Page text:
EL PASO, TX - Colin McDonald walks inside the border fence in El Paso, Texas. Ciudad Juarez, Mexico is in the background. SEPTEMBER 15, 2014 CREDIT: Erich Schlegel/Disappearing Rio Grande Expedition
EL PASO, TX - Colin McDonald walks inside the border fence in El Paso, Texas. Ciudad Juarez, Mexico is in the background. SEPTEMBER 15, 2014 CREDIT: Erich Schlegel/Disappearing Rio Grande Expedition

Nearly $100 billion in exports will leave Texas for Mexico this year, underwriting several hundred thousand jobs in the state. Culturally, no metro is more connected to our neighbor south of the border than San Antonio, a city enriched by every chapter of Mexican history. It’s no surprise, then, that the city was 63% Latino by the end of 2014, according to U.S. Census figures.

Mexico matters. San Antonio is a bridge city.

That’s why Tuesday’s presentation at the Pearl Stable by University of the Incarnate Word Distinguished Professor Raúl Rodríguez Barocio – who Henry Cisneros called “San Antonio’s ambassador to Mexico” – to the Asociación Empresarios Mexicanos (AEM) was so relevant and insightful.

Rodríguez’s presentation, titled, “Mexico’s Key Dilemmas in 2015,” was the inaugural speech in the Red McCombs Bilateral Lunch Series. McCombs was on hand for the occasion and while he remained seated due to a problem with his balance, he spoke at some length at the beginning of the program.

Red McCombs. Courtesy photo.
Red McCombs. Courtesy photo.

McCombs regaled the audience at the Pearl Stable with stories, saying, “Charline, my wife of 63 years, says, ‘Red, it’s a shame the condition doesn’t affect the way you talk, because we could do with a lot less. Don’t you know these stories you tell are old and you’ve told them all before?’

“Well, yes,” McCombs said he tells his wife, “but don’t you notice I change them each time and add new details?”

The series is co-sponsored by Marcelo Sánchez, A Mexican businessman who McCombs called his  “friend of many years.” Roberto Espinosa, president of AEM, served as the emcee.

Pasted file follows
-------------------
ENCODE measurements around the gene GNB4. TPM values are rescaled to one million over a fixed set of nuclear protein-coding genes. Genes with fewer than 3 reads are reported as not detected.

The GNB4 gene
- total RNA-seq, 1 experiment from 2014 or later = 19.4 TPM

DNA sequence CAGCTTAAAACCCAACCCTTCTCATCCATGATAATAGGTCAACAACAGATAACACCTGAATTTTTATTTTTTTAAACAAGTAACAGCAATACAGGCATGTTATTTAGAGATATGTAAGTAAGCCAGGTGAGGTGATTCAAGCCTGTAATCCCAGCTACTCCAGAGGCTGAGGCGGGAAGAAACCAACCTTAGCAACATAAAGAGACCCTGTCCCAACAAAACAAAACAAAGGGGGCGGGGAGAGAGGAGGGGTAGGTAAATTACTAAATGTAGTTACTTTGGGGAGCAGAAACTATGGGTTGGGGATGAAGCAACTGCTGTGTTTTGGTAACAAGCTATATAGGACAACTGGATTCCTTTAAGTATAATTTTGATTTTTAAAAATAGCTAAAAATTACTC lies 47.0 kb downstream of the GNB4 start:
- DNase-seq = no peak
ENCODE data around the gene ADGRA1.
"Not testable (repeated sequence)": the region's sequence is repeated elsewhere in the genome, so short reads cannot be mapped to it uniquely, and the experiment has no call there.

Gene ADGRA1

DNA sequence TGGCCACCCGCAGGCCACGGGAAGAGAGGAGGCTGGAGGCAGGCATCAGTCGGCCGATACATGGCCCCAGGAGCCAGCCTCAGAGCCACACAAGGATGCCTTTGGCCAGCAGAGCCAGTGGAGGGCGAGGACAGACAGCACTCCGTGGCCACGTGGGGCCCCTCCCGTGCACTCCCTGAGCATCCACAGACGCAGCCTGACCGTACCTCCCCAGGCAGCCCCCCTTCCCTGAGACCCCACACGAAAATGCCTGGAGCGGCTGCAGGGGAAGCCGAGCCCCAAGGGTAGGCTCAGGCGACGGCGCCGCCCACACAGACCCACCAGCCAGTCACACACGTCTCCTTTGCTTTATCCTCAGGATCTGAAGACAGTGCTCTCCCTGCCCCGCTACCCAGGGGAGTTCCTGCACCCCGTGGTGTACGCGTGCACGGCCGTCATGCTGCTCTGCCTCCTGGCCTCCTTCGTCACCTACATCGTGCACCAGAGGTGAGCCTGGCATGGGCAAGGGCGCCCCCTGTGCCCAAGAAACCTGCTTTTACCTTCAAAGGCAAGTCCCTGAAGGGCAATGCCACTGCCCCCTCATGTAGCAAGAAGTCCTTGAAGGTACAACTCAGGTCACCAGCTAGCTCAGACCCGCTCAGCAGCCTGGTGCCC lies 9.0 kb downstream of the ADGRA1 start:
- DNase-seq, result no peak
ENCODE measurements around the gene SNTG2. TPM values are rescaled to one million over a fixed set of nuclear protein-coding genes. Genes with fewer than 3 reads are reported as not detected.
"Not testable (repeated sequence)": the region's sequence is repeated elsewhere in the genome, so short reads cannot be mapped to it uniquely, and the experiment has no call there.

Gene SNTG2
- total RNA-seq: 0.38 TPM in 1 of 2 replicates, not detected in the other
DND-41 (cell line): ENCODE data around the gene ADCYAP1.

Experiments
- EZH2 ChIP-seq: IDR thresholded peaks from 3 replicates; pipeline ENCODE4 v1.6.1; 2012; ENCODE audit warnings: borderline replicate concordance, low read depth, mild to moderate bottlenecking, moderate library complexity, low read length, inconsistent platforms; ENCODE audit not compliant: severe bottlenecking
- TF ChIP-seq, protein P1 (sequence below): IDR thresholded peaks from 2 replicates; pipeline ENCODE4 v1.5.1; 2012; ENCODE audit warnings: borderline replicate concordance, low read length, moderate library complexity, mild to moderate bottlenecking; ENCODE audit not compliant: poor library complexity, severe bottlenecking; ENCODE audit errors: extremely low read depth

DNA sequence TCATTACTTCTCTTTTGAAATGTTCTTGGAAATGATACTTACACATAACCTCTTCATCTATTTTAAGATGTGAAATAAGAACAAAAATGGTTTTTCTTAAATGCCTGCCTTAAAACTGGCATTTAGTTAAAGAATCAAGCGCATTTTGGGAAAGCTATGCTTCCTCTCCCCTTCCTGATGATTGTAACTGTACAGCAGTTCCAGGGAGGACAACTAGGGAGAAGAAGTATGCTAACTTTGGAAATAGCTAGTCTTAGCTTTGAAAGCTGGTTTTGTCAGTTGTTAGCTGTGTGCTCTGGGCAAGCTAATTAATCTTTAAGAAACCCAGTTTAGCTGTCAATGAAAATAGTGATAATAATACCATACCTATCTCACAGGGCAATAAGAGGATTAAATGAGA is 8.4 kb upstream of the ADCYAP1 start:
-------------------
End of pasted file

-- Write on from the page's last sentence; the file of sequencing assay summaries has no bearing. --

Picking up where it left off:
Mexico is confronting disruptive change even greater than what is seen in the United States. Amid such upheaval, no one has their finger more firmly on the Mexican pulse than Rodríguez, who also serves as the chairman of the U.S.-Mexico Foundation, a bilateral philanthropic organization founded five years ago with offices in Washington DC and Mexico City.

A number of other prominent San Antonians also serve on the foundation’s board, including former Mayor and HUD Secretary Henry Cisneros, now executive chairman of CityView, Howard E. Butt III, President of Mexico Operations for H-E-B, Josê Villarreal, an attorney with Aiken Gump, and Roger Wallace, a vice president with Pioneer Resources.

For 12 years now, Rodríguez has delivered an annual address to the AEM, a presentation that has come to be seen as an essential briefing on the bilateral relation, and something even bigger, an honest examination of the U.S.-Mexico relationship that doesn’t tilt to one side or the other.

Rodríguez delivers candor with the deceptively easy manner of a true diplomat.

Raul Rodriguez Barocio, chairman of the U.S.-Mexico Foundation and distinguished professor of banking and finance at the University of Incarnate Word.
Raúl Rodríguez Barocio

“Time is of the essence for Mexico, which is aging rapidly, even as the birth rate drops rapidly,” he told his Pearl Stable audience Tuesday.

The AEM is San Antonio’s most under-appreciated business resource, a 1996 startup  by Mexican national business owners living here that has grown to become a major force in the city and now spread to cities in 22 other states. The expansion, while low-key, has been extraordinary, and today the organization serves as the leading gateway for Mexican businessmen and women coming to the United States and U.S. businesses that want to establish themselves in Mexico.